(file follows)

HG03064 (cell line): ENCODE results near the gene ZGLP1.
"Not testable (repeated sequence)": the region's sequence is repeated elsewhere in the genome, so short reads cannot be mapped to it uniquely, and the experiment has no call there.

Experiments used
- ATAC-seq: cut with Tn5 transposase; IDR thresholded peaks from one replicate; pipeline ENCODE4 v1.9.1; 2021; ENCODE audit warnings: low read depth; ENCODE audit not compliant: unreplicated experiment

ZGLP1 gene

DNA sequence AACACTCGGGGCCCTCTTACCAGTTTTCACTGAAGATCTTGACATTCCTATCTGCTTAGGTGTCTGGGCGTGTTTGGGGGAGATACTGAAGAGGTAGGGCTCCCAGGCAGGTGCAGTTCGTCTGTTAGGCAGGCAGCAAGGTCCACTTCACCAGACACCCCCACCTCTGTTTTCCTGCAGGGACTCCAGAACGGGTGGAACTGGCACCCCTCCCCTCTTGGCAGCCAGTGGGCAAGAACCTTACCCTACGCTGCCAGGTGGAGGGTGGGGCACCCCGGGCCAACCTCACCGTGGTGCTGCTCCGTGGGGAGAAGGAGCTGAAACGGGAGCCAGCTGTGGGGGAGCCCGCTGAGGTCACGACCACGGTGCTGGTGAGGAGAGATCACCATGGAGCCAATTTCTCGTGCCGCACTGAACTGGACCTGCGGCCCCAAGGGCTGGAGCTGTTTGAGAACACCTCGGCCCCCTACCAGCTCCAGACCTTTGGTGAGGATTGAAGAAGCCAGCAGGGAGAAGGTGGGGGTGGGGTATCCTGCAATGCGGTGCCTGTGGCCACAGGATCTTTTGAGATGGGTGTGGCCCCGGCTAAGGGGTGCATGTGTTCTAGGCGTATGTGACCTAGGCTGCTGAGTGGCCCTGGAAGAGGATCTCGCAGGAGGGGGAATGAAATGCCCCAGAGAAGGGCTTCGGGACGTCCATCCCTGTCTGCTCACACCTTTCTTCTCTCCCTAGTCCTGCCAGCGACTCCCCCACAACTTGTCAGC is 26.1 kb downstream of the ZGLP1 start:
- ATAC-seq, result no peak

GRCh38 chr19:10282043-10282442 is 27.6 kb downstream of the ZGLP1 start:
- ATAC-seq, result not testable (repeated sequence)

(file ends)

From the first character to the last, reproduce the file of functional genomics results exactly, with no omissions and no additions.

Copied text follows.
HG03064 (cell line): ENCODE results near the gene ZGLP1.
"Not testable (repeated sequence)": the region's sequence is repeated elsewhere in the genome, so short reads cannot be mapped to it uniquely, and the experiment has no call there.

Experiments used
- ATAC-seq: cut with Tn5 transposase; IDR thresholded peaks from one replicate; pipeline ENCODE4 v1.9.1; 2021; ENCODE audit warnings: low read depth; ENCODE audit not compliant: unreplicated experiment

ZGLP1 gene

DNA sequence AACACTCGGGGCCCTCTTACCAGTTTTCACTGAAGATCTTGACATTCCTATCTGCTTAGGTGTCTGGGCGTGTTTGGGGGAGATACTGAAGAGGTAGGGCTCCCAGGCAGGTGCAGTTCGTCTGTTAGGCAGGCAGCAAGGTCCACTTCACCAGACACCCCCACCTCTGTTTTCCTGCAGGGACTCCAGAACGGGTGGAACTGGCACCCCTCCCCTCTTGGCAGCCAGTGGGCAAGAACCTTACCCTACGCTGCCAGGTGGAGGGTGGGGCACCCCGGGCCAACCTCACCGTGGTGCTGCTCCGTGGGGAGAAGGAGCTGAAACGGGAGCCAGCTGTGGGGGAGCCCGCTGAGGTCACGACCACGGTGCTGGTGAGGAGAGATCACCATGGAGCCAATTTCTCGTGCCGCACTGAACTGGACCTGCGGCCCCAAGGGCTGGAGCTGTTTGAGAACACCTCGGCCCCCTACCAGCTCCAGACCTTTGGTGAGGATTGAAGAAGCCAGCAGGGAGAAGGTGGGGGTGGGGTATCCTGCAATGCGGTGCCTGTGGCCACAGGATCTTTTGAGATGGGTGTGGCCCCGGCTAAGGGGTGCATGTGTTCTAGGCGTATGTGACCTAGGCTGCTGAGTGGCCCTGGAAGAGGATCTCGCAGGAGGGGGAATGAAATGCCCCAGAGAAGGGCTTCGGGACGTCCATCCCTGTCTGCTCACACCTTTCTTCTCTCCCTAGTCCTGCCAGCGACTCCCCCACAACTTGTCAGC is 26.1 kb downstream of the ZGLP1 start:
- ATAC-seq, result no peak

GRCh38 chr19:10282043-10282442 is 27.6 kb downstream of the ZGLP1 start:
- ATAC-seq, result not testable (repeated sequence)